Comedian Daniel Tosh, who also has a highly rated show called Tosh.O on Comedy Central took offense with ESPN because they seemingly ripped off his material so he lit into their crass commercialism and bought and paid for suck-up-sophistry with an epic rant.
He lampooned ESPN's show called Sports Science, but in his segment, he used his science (you can check the facts if you like, I'll just laugh) to obliterate the sports network, their hosts and the profits they make off the NFL and college athletes so thoroughly that...oh...just watch it.
Tosh: Sportscenter breaks down like this:
60% Manziel gossip.
39% praising LeBron for buying a giant Brita filter to clean up Lake Erie.
72% jerking off the SEC.
41% explain away whatever crime an NFL player committed that hour.
2% other, which is room for whomever who has to fill in for Bill Simmons, every time he's suspended for having the audacity to defend women.
ESPN's 72 personalities who have no personality can somehow manage to exert enough force to climb all the way into the NFL's asshole.
With a grammatical error every 5th word, a normal segment contains nearly 400 instances of flawed Syntax. Simple mathematics tells us that that is a statistical anomaly.
Chris Berman's weekly two minute drill runs an average of five minutes and eleven seconds. That's five minutes and eleven seconds more than anyone outside of Buffalo wants to hear Chris Berman gargle on all seven of his chins.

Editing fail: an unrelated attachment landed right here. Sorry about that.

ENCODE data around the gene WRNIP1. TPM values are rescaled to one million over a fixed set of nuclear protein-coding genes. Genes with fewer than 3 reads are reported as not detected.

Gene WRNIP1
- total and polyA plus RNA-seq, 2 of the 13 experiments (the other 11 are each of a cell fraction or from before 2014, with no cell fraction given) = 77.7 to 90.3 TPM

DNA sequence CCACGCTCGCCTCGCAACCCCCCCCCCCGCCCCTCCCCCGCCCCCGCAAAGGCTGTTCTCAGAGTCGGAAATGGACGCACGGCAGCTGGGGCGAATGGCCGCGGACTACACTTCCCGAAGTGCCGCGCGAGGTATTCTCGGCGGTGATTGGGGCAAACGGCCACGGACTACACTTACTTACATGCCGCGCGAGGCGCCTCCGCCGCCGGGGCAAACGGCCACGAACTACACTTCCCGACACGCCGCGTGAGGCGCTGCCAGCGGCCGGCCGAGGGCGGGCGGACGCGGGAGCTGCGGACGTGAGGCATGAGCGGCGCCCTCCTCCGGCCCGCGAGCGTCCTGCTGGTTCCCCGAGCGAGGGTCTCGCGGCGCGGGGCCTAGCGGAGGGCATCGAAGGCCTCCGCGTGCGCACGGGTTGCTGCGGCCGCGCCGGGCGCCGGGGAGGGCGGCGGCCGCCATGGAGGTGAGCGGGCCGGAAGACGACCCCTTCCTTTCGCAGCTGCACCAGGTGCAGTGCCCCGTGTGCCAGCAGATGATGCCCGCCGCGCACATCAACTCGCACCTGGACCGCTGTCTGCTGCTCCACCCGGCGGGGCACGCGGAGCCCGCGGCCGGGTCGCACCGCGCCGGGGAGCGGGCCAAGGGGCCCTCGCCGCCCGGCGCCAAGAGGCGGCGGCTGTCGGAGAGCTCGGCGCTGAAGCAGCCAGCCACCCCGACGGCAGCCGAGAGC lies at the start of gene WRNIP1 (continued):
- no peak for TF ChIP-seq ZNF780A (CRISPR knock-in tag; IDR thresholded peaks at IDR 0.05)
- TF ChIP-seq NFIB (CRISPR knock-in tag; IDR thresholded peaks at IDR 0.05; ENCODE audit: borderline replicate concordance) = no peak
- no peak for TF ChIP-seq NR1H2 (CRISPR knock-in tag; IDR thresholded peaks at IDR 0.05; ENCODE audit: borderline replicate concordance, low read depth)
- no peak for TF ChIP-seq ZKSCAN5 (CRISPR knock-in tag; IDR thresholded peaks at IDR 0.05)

For a measly 5.6 billion dollars ESPN won the broadcasting rights to the college football playoffs for the next twelve years. Zero dollars of that will go to the athletes. ESPN profits off of kids playing football, which means they support kids getting brain damage which means ESPN wants children to die or by putting it into scientific terms, ESPN loves killing kids.
On Thursday, ESPN, which has spent heavily in recent years to build its investigative reporting team, abruptly ended its affiliation with “Frontline,” a public affairs television series that was weeks from showing a jointly produced two-part investigative project about the N.F.L.’s contentious handling of head injuries. The divorce came a week after the N.F.L. voiced its displeasure with the documentary at a lunch between league and ESPN executives, according to two people with direct knowledge of the situation.
And we all know how much money the NCAA is pilfering from all its college athletes. It's time to call out ESPN for their role in it also.